Key rural challenges for Norfolk’s CLA chairman

New CLA Chairman ED Buscall. Picture: Matthew Usher.

New CLA Chairman ED Buscall. Picture: Matthew Usher. - Credit: Matthew Usher

A drive for better broadband and more affordable housing are priority issues for the leader of Norfolk's landowners.

Ed Buscall, who follows in his father's footsteps as chairman of the Country Land and Business Association for the next two years, is the latest to be running the family's estate at Carbrooke, near Watton.

The Buscall family has links with tomorrow's Wayland Show, which is staged tomorrow just outside the town, stretching back to the days before the first world war. His great grandfather presented the Buscall Trophy for prize-winning produce.

He is much more concerned with key challenges for rural businesses, especially as government demands more and more information on-line. 'We have terrible broadband. It is a constant refrain at CLA meetings – all these promises, promises. We do have to keep pushing,' he said.

As a new board member of the country's largest provider of affordable rural housing, the Hastoe Housing Association, he wants to make a difference on the ground. He argues too that landowners are often best placed to help deliver practical solutions. 'I feel very keenly on the affordable housing issue.


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'I think it is an incredibly important issue when it comes to sustaining local communities and keeping local businesses alive. I'm beginning to bang that drum. It comes at a time when the CLA is putting together a pretty good housing policy. We can see that landowners can really help with this; we obviously have the land.

'I think landowners and farmers understand the importance of keeping a local community together and how it benefits them as well as benefitting the community as well. It benefits schools, medical services – it ticks all the boxes if younger people can live and help to make a more vibrant and active community.'

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'I'm not talking here about huge developments. I'm talking about small projects which will help the local community and allow landowners to keep their businesses thriving because there will be a younger workforce from which to draw from.'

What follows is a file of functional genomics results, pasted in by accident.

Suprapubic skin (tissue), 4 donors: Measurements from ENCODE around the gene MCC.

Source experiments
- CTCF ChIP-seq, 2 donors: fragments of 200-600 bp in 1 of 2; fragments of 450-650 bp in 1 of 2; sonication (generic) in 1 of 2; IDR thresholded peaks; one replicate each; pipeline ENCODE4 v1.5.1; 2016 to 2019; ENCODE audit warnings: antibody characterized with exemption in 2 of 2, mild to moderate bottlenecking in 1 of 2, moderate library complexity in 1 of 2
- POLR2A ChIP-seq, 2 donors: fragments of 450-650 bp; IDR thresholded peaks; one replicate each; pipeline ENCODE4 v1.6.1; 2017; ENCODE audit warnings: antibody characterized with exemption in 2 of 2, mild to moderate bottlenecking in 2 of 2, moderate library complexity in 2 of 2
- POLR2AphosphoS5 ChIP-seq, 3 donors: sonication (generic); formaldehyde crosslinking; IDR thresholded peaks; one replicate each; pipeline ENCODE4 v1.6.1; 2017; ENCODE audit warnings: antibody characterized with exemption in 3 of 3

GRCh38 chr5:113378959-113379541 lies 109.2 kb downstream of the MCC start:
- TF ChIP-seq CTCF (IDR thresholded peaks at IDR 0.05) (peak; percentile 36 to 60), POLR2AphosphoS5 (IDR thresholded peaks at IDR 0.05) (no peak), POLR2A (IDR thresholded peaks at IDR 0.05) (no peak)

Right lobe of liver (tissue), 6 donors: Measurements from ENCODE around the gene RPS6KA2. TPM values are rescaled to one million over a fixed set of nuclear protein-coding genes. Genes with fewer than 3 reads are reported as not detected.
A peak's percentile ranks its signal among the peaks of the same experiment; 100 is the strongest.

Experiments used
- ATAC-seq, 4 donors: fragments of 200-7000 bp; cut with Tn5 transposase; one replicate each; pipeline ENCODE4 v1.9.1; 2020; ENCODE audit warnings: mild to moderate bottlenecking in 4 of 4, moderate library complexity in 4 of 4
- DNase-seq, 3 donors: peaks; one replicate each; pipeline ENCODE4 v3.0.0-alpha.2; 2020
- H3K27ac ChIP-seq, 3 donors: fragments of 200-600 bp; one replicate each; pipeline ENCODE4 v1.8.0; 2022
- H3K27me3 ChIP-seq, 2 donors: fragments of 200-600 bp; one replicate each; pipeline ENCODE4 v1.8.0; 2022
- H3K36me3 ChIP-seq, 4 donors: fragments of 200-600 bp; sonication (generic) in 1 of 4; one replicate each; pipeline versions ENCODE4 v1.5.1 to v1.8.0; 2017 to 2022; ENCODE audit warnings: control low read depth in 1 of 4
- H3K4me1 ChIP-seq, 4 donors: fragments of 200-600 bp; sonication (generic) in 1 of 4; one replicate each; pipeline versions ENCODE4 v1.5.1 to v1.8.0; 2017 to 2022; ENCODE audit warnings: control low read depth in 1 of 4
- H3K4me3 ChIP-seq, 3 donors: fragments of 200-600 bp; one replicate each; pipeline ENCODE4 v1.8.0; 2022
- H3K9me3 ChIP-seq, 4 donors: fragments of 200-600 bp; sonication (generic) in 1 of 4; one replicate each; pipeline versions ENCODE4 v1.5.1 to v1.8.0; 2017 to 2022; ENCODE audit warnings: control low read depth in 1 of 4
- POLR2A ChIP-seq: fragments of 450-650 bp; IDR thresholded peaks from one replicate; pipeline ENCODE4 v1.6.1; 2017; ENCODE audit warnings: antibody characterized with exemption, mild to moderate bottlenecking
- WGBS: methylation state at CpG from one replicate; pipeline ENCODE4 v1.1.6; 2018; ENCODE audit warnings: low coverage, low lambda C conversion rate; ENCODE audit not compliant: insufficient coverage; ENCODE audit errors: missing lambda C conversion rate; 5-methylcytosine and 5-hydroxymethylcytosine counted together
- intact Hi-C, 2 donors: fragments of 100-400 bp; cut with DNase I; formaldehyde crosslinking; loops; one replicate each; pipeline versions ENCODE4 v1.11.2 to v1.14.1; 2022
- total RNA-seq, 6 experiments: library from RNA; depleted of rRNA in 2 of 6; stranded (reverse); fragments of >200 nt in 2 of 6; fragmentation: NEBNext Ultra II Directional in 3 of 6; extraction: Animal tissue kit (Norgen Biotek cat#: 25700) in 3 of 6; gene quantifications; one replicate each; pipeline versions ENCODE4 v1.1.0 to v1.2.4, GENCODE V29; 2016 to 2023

Mr Buscall backed a scheme at nearby Saham Toney, prompted partly by falling numbers of children. 'The number of people with young families living in rural areas has dropped significantly over the past decade,' he added.

Opportunities to provide housing for people with strong local links had to be encouraged. This was one of the strengths of Hastoe, which has become one of the biggest in the field of affordable housing for local people and has more than 5,000 homes in south-eastern England.

Other items on his action list include promoting sustainable fuels, protecting property rights, promoting local foods and services and working with local authorities on green energy initiatives.

'Representing the owners and managers of land and rural businesses of all types, I have a very wide remit,' he said. 'There are so many demands on the countryside, coming from all directions; nonetheless, I am very much looking forward to the challenge.

'I have had the opportunity to follow a wide-ranging career encountering a huge variety of people and situations. I like to think this will set me in good stead over my two years in office.'

He has run the 850-hectare estate since 2004 when he took over from his father Bob. Before that he worked at the BBC as a foreign reporter and, ultimately, as head of current affairs for the BBC World Service. He is also an editorial adviser to the BBC Trust, which governs the BBC. 'I do quite a bit of work with the BBC in London and sending files takes an awfully long time,' he said.

Cropping on the mainly arable estate includes wheat, barley, oilseed rape, sugar beet and peas and it has been in entry level environmental stewardship for the past eight years.

With about 30 houses on the estate, income has been diversified in a number of ways including residential lets and the recent purchase of a significant part of nearby RAF Watton, where he is returning much of the land to agriculture use, selling the concrete and tarmac for construction and letting out other hard standing areas to local businesses.

'I think it is very important to try to make the local community aware of the countryside around them and what it does,' he said. A parish councillor, untl recently, he was a trustee of the East Anglian Children's Hospices.

Norfolk CLA vice chairman, Sir William Cubitt, who retired from the Army in 2011 after 34 years' service, now runs his family's estate near North Walsham. The 730 ha comprise an in-hand arable farm with grazing on an 18th Century Humphry Repton park, let farms and cottages.

Conservation is a high priority and the farm is in countryside stewardship at the higher level.

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